Sustainability Report Q2

Sustainability Report
Q2 - April - June 2019
Big companies report their profits in quarterly earnings reports.
 We think companies should be accountable for more than just profits. Our Sustainability at Reformation framework sets our goals and priorities for the next few years. Here is an update 
on our progress so far.
Big companies report their profits in quarterly earnings reports. We think companies should be accountable for more than just profits. Our Sustainability at Reformation framework sets our goals and priorities for the next few years. Here is an update on our progress so far.
Our Factories
We work with incredible partners that share our values of accountability, transparency, and sustainability and make a real impact in the industry. We published our first Our Factories list
 so you can learn more about the factories behind our clothes. 

Transparency is key in promoting worker rights. We are accountable to ensure safe, healthy, and fair working conditions in all our factories. We know we’re not perfect, but we’ll always do our
 best to be transparent and keep pushing for better.
  • We have 100% traceability of our Tier 1 suppliers and subcontractors
  • We work with 19 finished goods factories in Los Angeles, and 13 subcontractor facilities (e.g. printers and embroiderers)
  • Internationally, we have 16 suppliers across 18 factories in China, Italy, Turkey, and Morocco
  • Length of business relationship with our domestic suppliers:
    69% 1-2 years  28% 2-5 years  3% 5+ years
Our Sustainable Partners Process:
Ratings of all of our vendors:
An audit is just a snapshot in time, so we prioritize active continuous improvement, root cause analysis and development of necessary management systems. Our audits may include confidential worker interviews and mobile phone surveys that provide deeper insight into worker satisfaction or other areas
of improvement.
Jeans Redesign
We joined the Jeans Redesign project with Ellen MacArthur’s, Make Fashion Circular initiative. It basically means our teams are designing
with circularity in mind when it comes to: durability, material health, recyclability, and traceability. By 2021, the majority our jeans will meet high durability criteria, be made from regenerative or organic materials, and use zero toxic chemical processes.
Better Buying
We participated in the Better Buying initiative in order to receive anonymous feedback and data-driven insights into our purchasing activities. Our Q4 2018 feedback showed that we need to improve in Planning and Forecasting accuracy, so we’re evaluating how we can improve in this area. We run our own factory in LA which lets us pilot ideas for capacity building, efficiency and remediation efforts which helps us understand the real issues and be better partners to our other factories.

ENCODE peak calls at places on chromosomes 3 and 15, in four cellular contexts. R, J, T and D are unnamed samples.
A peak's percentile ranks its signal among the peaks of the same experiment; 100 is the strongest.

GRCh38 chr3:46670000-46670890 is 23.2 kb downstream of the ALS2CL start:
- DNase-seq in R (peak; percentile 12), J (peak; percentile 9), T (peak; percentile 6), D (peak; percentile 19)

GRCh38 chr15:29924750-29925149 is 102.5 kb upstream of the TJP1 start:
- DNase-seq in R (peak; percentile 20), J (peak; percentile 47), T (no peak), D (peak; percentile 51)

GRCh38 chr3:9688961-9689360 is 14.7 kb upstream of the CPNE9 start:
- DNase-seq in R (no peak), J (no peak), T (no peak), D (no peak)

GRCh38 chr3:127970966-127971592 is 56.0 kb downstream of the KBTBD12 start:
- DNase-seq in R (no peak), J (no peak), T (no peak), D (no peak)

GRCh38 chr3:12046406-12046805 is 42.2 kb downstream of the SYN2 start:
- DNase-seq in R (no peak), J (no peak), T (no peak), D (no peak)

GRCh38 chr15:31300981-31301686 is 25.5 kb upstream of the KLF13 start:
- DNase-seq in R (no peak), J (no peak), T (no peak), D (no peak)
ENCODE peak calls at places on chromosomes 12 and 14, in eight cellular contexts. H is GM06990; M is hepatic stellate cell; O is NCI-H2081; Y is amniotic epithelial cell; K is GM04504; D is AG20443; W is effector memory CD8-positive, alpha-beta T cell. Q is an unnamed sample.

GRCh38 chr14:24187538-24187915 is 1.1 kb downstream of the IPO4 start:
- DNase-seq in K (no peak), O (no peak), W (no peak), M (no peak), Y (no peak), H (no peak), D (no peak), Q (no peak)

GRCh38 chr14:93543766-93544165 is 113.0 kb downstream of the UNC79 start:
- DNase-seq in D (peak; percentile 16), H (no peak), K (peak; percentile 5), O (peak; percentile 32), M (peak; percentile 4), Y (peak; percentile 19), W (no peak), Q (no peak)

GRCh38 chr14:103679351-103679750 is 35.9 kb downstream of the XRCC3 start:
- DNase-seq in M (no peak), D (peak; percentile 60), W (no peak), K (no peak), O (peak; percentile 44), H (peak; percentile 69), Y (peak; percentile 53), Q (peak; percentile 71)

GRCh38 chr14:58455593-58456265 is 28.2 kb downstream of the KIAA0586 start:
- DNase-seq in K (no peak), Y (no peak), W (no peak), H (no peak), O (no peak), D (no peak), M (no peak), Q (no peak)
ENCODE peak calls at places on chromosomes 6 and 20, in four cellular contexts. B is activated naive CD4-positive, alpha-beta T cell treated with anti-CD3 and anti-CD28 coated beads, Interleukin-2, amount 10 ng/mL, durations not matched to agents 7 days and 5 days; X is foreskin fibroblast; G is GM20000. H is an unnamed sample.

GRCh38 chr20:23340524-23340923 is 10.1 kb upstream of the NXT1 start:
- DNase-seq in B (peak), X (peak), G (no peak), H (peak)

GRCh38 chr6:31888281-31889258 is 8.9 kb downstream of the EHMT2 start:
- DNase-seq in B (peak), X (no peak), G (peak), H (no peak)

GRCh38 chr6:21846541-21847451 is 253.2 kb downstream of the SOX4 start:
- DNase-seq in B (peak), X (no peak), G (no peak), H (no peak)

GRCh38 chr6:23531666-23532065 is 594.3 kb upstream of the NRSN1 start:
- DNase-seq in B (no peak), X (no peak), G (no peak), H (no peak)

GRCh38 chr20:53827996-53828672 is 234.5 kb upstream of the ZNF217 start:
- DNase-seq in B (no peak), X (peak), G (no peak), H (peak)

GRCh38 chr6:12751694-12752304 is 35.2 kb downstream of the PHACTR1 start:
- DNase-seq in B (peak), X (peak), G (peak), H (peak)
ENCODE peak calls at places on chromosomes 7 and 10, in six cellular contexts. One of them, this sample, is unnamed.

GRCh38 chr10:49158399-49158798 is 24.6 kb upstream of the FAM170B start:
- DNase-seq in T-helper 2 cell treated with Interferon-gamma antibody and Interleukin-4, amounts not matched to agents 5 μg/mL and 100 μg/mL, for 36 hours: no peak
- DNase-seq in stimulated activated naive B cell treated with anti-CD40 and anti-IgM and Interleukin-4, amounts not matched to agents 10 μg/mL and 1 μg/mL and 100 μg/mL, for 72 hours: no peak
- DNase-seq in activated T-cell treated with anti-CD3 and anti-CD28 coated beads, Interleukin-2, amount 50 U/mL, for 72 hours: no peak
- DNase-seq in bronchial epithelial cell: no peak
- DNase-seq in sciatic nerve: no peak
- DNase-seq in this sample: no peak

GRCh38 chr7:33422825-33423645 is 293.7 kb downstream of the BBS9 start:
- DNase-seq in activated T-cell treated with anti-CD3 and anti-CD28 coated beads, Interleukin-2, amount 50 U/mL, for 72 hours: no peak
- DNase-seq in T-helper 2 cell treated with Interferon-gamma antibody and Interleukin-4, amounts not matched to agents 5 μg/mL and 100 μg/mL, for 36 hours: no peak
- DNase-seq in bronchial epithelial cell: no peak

Living Wage
In 2019, our goal is to have 100% of our factory team earning at or above Los Angeles’ living wage threshold (as defined by MIT). To help us accomplish our goal, we’ve increased our internal minimum wage for all Refs and have another planned increase by the end of the year. We’re at 45% and are on track to hit our goal.

Ref × Osomtex

Less than 1% of material used to make clothing is recycled into new fabrics, which is equivalent to wasting a $100 billion worth of materials each year. That’s why we partner with Osomtex to upcycle our fabric scraps from our Factory in Los Angeles.
Impact so far:

28,288
Pounds of fabric scraps up-cycled

Equivalent savings:
Never not circulating 
There is actually enough clothing and textiles in existence today to meet our global annual demand. In 2019, our goal is to reuse or recycle at least 100,000 garments through things like Ref Vintage sourcing, thredUP and Rent the Runway partnerships, and RefRecycling. We’ve already accomplished our goal, and we’re half way through the year–keep up the good work!
Impact so far:

155,194
Garments reused or recycled

Equivalent savings:

97
metric tons of waste

Sexy math
RefScale tracks our product environmental footprint in terms of water, carbon dioxide, and waste. The whole equation follows the lifecycle of clothes—everything from growing textile fibers and making fabric, dyeing, moving materials, manufacturing, packaging, shipping, garment care, and even recycling clothes when you’re done with them. We offset our footprint 100%, but always push for better materials, factories, and operations to keep our footprint as low as possible.

Here’s our impact from last quarter:

Here’s what percentage we saved this quarter compared to most clothes bought in the US:

Next up
We want to be able to answer “who made our clothes” at every level of the supply chain in order to assess the full environmental and social impact of our products. This is why we require our suppliers to provide us with sourcing information and all third-party certificates for our fabrics. But we still have a lot of work to do–supply chains are fragmented and complex. We’re building systems in order to better track and evaluate lower tiers of our supply
chain so look for more traceability of Tiers 2 and beyond next.

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